The Internet of Things (IoT) is moving into the manufacturing space for a number of reasons, including, according to Automation World, “greater operational efficiencies, better top and bottom line management, supply chain streamlining, and improved decision-making based on better and more timely delivery of data.”
It is connecting what was once unconnected. “This means identification of the device, a communication infrastructure able to securely deploy billions of devices, and open standards to sustain innovation in manned and unmanned environments. The IoT benefits from decades of innovation and the benefits of experience from large deployments [on a worldwide scale] using Internet protocol technologies and associated security protocols,” Patrick Wetterwald, president of global collaborative forum IPSO Alliance states in an ISA.org article.
Not that bringing IoT into manufacturing will be an easy task. According to TechRepublic, “enterprise systems must be modified so they can interface with and monitor IoT sensor-based technology, along with a host of disparate manufacturing, logistics, procurement, order, and other systems that must be integrated into a single back plane system.” It means having an IT staff on board that is up to the challenge of integrating new technologies onto the manufacturing floor.
However, once systems are connected, IoT’s automation of manufacturing can ramp up production and enhance overall growth. For example, according to Forbes, when food company King’s Hawaiian added IoT technologies, it was able to double its daily bread production. The technologies included adding a software suite that generated real-time data from equipment inside the plant and a dashboard that showed operational performances.
Other ways that companies are using IoT to automate the manufacturing process include the following:
Supply Chain Management
Many experts believe that IoT could be a real game changer in supply chain management, primarily in the way business leaders, plant managers, and sales staff can monitor the transit of products. This is done through cloud-based GPS systems to track location and with Radio Frequency Identification (RFID) chips. “Data gathered from GPS and RFID technologies not only allows supply chain professionals to automate shipping and delivery by exactly predicting the time of arrival; they can monitor important details like temperature control, which impact the quality of a product in-transit,” Udaya Shankar explains in his Inbound Logistics article.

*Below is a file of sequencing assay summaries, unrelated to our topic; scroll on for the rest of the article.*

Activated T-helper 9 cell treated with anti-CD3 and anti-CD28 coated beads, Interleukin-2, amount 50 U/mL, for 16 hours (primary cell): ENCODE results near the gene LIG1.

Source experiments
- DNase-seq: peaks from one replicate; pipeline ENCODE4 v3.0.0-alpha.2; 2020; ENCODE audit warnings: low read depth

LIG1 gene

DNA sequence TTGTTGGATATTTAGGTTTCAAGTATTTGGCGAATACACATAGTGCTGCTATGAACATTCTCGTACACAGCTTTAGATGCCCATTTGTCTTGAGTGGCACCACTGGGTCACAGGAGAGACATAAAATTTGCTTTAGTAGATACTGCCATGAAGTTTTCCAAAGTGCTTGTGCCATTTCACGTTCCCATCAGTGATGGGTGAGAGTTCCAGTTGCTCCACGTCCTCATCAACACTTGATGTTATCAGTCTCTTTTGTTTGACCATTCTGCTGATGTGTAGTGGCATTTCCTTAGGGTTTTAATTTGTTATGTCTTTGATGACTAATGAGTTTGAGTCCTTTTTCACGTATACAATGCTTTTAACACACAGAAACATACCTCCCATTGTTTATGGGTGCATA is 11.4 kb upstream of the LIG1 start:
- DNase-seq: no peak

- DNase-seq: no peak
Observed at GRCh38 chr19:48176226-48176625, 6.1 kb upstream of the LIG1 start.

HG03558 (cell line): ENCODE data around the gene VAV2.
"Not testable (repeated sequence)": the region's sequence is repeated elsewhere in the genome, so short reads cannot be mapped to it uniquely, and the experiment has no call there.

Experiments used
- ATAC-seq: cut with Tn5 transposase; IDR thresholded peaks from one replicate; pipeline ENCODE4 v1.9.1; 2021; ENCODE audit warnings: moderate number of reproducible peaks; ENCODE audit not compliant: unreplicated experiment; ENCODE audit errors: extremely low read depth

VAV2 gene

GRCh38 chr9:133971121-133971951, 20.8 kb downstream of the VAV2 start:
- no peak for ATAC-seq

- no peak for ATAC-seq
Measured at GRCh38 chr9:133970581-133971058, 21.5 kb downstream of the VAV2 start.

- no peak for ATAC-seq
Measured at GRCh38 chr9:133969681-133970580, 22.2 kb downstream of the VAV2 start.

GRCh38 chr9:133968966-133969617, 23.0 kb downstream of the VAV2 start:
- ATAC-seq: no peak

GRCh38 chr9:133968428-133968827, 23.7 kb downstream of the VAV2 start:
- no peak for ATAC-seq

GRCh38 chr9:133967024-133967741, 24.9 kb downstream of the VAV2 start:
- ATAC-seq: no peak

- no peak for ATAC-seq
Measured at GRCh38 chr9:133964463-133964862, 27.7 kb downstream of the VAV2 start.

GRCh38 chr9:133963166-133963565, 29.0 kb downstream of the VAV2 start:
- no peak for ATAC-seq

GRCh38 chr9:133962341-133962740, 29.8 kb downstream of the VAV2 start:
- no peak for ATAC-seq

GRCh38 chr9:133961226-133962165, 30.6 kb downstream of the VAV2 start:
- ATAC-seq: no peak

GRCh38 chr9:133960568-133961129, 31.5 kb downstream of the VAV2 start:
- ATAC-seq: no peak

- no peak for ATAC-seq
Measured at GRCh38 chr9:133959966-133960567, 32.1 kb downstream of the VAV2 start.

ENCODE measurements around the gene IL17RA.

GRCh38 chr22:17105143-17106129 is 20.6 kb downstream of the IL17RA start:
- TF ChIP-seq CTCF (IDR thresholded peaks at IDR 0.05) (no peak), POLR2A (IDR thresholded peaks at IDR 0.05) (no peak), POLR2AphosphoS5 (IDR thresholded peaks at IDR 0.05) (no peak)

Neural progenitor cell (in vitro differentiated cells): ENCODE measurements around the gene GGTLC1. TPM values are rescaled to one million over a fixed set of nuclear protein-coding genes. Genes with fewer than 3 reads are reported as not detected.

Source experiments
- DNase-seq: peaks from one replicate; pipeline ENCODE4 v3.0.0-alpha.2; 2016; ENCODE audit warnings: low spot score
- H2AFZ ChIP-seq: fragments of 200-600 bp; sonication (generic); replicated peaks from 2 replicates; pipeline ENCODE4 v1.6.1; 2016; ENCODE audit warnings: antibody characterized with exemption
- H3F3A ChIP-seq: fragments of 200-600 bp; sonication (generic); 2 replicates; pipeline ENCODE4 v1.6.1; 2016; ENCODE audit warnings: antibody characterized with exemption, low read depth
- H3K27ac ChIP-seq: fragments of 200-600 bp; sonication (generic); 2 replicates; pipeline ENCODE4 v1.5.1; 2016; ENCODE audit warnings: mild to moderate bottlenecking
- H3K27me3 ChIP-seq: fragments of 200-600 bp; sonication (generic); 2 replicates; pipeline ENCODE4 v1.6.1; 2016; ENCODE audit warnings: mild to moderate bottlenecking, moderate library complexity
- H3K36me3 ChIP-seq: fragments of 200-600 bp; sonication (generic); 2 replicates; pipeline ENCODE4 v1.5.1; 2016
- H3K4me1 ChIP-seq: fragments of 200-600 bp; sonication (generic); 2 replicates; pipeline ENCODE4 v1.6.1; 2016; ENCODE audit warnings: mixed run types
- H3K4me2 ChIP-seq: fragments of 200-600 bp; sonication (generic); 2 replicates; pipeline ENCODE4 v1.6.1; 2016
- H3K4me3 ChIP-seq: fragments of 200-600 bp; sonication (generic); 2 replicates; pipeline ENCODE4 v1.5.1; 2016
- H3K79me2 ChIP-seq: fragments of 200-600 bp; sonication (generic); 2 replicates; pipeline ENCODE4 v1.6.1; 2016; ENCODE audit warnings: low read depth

With the use of sensors, plant managers are better able to monitor the status of the equipment. Not only can they monitor the production levels of individual machines, but the sensors can also alert personnel to potential problems and, with the right software program, IoT can begin the process to fix the broken part with work orders and service-call notifications.
“By hooking equipment into the IoT, original equipment manufacturers (OEMs) or dealers could use that stream of data to adjust preventative maintenance schedules based on actual wear and be able to better optimize uptime,” writes Roberto Michel in Modern Materials Handling.
With smartphone apps, employees can remotely monitor equipment and production, allowing managers to troubleshoot issues even if they are at a meeting on the other side of the plant or the other side of the country. IoT also makes the production system more efficient by responding to just-in-time demands, and can remotely diagnose and correct problems, increasing the efficiency of the entire factory. Apps such as iWarehouse can track fleet vehicles both inside and outside of the plant, and can even tell if particular vehicles are being underused.
This is just the beginning of the ways companies are seeing how IoT is improving the production process and streamlining automation. As IoT becomes more mainstreamed into manufacturing, companies will see just how the variety of technologies available can benefit the bottom line.